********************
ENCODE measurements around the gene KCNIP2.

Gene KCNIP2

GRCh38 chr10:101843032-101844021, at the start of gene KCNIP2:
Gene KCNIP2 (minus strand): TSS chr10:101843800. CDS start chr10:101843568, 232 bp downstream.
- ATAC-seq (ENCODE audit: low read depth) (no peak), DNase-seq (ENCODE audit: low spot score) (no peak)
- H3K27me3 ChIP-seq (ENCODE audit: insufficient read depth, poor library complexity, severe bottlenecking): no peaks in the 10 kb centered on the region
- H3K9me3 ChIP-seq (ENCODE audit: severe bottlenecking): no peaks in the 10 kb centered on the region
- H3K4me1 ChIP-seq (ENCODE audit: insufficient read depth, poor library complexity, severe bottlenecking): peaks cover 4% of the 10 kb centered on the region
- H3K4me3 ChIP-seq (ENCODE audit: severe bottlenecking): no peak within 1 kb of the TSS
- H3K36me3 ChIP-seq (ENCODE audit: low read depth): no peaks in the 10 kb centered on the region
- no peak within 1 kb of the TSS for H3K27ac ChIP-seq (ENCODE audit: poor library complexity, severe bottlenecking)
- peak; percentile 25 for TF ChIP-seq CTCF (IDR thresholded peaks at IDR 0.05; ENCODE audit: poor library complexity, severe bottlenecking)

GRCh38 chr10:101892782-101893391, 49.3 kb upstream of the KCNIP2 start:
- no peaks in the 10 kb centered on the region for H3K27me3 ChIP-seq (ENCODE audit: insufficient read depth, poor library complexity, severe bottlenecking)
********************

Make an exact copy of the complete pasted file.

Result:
ENCODE measurements around the gene KCNIP2.

Gene KCNIP2

GRCh38 chr10:101843032-101844021, at the start of gene KCNIP2:
Gene KCNIP2 (minus strand): TSS chr10:101843800. CDS start chr10:101843568, 232 bp downstream.
- ATAC-seq (ENCODE audit: low read depth) (no peak), DNase-seq (ENCODE audit: low spot score) (no peak)
- H3K27me3 ChIP-seq (ENCODE audit: insufficient read depth, poor library complexity, severe bottlenecking): no peaks in the 10 kb centered on the region
- H3K9me3 ChIP-seq (ENCODE audit: severe bottlenecking): no peaks in the 10 kb centered on the region
- H3K4me1 ChIP-seq (ENCODE audit: insufficient read depth, poor library complexity, severe bottlenecking): peaks cover 4% of the 10 kb centered on the region
- H3K4me3 ChIP-seq (ENCODE audit: severe bottlenecking): no peak within 1 kb of the TSS
- H3K36me3 ChIP-seq (ENCODE audit: low read depth): no peaks in the 10 kb centered on the region
- no peak within 1 kb of the TSS for H3K27ac ChIP-seq (ENCODE audit: poor library complexity, severe bottlenecking)
- peak; percentile 25 for TF ChIP-seq CTCF (IDR thresholded peaks at IDR 0.05; ENCODE audit: poor library complexity, severe bottlenecking)

GRCh38 chr10:101892782-101893391, 49.3 kb upstream of the KCNIP2 start:
- no peaks in the 10 kb centered on the region for H3K27me3 ChIP-seq (ENCODE audit: insufficient read depth, poor library complexity, severe bottlenecking)